Did you know that when it comes to drinking beer, there are three senses involved in the processing phase when determining whether a beer is good or not? Sight, smell, and taste all play a major role when experiencing a new beer. Surprising as this may seem, that’s why it’s important to use the right glassware piece when drinking your local craft beer.

Not only can a beautifully crafted beer glass amplify your experience from just seeing it for the first time, it can also amplify the differences found within beer. It can bring out different flavors, the beer’s natural aroma, and produce the right type of head retention to balance everything out.

If you want to learn more on how each glass differs from one another, as well as how they amplify your favorite beverage, keep on reading.

IPA Glasses

Known for being tall with a tapered bowl near the center and iconic ridges at the bottom, this glass provides all elements needed to experience an IPA fully. The ridges provide aeration, while the tapered bowl and top provides your nose with the hop aromatics it needs with each sip.

Beer Styles

All IPA Beers


Robust, large and ergonomic, beer mugs are among the most popular types of beer glassware. Typically made of thick glass, mugs can help maintain the temperature of your beer for longer. Like steins, beer mugs are great for ales, lagers and some stouts.

Beer Styles

Appropriate for All Styles

Goblets and Chalices

Large and luxurious, goblets (or chalices) can help you drink your beer with utmost class and elegance. Their wide opening not only promotes big, hearty sips, but it also helps amplify the beer’s aroma and bring out its flavors. Typically, they are used to drink heavy, dense beers with a lot of malt in them, including Belgian ales and German bocks.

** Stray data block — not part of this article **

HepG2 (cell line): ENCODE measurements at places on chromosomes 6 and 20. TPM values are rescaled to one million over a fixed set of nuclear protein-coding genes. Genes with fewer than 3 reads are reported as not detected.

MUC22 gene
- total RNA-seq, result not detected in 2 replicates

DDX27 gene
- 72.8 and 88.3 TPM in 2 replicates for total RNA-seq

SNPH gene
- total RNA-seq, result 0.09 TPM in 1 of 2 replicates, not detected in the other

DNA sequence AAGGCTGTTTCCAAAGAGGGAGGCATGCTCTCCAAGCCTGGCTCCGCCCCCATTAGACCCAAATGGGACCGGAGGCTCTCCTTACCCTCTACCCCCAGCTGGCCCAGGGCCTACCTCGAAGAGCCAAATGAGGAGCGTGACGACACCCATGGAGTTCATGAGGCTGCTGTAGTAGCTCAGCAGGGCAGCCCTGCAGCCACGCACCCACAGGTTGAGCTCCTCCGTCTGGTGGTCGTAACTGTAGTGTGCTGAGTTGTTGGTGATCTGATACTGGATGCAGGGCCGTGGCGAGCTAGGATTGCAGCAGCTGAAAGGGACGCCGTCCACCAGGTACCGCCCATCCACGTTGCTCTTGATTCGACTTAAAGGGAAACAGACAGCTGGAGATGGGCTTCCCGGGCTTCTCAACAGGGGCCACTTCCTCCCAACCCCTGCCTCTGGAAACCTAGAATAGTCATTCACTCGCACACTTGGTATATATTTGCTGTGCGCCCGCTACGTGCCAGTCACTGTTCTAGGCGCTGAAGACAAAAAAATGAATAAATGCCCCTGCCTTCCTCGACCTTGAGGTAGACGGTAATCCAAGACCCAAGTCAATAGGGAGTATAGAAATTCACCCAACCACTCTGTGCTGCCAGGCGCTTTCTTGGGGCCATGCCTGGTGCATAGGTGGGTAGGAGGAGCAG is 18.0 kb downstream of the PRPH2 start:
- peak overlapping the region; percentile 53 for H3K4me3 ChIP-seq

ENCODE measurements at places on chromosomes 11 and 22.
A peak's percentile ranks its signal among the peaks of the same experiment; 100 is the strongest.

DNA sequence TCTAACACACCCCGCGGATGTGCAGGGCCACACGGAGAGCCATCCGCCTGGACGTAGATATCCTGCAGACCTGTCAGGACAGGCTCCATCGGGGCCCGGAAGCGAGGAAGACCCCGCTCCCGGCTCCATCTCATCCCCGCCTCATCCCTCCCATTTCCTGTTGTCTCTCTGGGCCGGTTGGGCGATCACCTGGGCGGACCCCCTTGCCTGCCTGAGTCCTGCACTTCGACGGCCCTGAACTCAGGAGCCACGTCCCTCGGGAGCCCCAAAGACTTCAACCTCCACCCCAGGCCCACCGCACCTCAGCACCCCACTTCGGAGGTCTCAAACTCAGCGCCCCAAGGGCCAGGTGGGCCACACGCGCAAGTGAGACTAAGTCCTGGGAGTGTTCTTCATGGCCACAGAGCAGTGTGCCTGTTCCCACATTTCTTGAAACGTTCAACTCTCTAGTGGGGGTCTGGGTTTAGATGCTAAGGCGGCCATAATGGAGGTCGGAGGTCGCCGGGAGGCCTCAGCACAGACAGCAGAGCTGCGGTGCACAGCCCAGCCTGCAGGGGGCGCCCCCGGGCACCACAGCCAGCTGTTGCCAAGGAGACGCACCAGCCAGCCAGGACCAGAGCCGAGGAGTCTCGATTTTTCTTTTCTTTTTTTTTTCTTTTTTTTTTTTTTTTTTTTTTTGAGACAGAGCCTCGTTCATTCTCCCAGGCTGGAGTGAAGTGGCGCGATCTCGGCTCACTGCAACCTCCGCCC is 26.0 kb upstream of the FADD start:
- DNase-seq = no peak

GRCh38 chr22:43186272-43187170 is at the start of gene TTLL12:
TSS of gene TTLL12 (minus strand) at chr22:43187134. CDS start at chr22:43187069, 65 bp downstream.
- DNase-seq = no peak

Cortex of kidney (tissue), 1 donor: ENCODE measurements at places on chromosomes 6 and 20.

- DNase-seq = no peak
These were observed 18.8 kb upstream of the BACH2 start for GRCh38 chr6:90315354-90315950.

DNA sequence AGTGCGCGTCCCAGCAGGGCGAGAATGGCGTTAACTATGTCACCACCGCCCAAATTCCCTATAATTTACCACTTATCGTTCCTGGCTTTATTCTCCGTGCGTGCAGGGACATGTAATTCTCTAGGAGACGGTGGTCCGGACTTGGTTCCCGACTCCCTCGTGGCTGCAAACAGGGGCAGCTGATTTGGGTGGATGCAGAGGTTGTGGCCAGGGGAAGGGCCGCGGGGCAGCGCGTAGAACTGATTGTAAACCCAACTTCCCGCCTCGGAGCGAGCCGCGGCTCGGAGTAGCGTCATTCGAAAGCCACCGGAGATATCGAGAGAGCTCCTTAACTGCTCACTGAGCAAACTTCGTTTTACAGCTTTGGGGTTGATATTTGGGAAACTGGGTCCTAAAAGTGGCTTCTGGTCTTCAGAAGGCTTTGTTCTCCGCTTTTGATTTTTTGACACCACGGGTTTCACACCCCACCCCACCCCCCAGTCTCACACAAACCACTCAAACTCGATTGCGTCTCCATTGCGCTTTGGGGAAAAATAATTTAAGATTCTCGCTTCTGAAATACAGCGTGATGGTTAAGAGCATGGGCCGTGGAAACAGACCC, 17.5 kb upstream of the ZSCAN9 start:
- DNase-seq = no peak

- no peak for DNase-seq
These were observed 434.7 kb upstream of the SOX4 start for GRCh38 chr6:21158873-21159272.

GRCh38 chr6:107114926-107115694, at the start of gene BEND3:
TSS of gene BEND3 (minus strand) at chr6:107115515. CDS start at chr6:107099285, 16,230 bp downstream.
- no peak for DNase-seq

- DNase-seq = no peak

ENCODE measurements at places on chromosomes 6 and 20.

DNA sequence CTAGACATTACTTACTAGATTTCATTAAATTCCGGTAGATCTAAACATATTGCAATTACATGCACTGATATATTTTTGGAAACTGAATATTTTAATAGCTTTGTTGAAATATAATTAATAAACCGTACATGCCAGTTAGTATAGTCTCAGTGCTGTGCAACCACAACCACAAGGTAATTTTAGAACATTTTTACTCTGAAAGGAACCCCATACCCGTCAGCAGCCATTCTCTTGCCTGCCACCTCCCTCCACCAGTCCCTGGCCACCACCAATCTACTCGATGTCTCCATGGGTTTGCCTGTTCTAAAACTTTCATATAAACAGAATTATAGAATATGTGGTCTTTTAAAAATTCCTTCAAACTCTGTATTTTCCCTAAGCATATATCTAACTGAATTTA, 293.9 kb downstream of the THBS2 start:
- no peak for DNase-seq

Beer Styles

Belgian Ales, Belgian IPA, Dubbel

Pilsner Glasses

As their name implies, glasses of this type are perfect for full-bodied pilsner beers. These glasses tend to be tall and slim, with a little width at the top of the glass. Because of its shape, the bubbles and clarity of the pilsner can clearly be seen, while at the same time, the head of the beer is retained at the top. Pairs well with some lagers, hefeweizens and blonde ales as well.

Beer Styles

Pilsners, Blonde Ales, American Lagers, Japanese Rice Lagers, Vienna Lagers, Bocks


Unlike goblets and chalices, tulip glasses don’t aim at releasing as much aroma as possible from the start. Instead, they are designed to maintain the foam head, releasing aromas and flavors gradually as they slowly break through the foam. For that reason, they are well-suited for strong, aromatic beers such as double IPAs and Belgian ales.

Beer Styles

Belgian Ales, American Wild Ales, Barleywine, Scottish Ales, Double IPAs, Belgian IPAs, Saisons


Similar to the tulip glass, the thistle has a short stem and a bulbous bowl that stretches out on top. However, it’s a bit taller and less curvy. A product of Scottland, the thistle is meant to be used with Scottish ales.

Beer Styles

Scottish Ales


Another popular beer glass, the weizen is tall and has a large opening. Different from the Pilsner glass, it can take a liter of liquid with enough space left for a large foam head and showcases a slight curvature. This glass aims to showcase the fruity and spice elements hidden within the beers of dunkelweizen, hefeweizen, kristalweizen and weizenbock beers.

Beer Styles

Wheat Ales, Hefeweizen, Weizenbock


Known for being one of the best beer glasses of today, the Teku showcases a tulip like bowl with a thin lip on a long stem. The long stem base helps to prevent your hands from transferring heat to the beer, while the bowl traps the aromatics and amplifies the flavor.

Beer Styles

Appropriate for All Styles


Perhaps the most straightforward type of beer glassware, stanges feature a cylindric shape that is geometrically perfect Additionally, stanges tend to have a thick bottom that gives them a nice amount of weight. With a reduced capacity, these glasses are most often used for serving top-fermented beers with a strong taste and aroma.

Beer Styles

Pilsners, Kölsch, Bocks, Gose


In most situations, a flute glass would only be used for champagnes, siders and the like. However, these tall and narrow pieces of glassware can be successfully used with certain types of beer, namely fruit beers, krieks, Belgian lambics and biere de champagne (champagne of beer).

Beer Styles

Sours, Ciders, German Pilsners, Bière Brut


Undoubtedly the most popular in the world, the beer pint is versatile enough to be used with a large variety of beers. In particular, though, they are used to serve lagers and ales. Pint glasses have a cylindrical shape that gets wider as it goes up. This simple shape makes pint glasses easy to clean and stack up.

Beer Styles

Appropriate for All Beers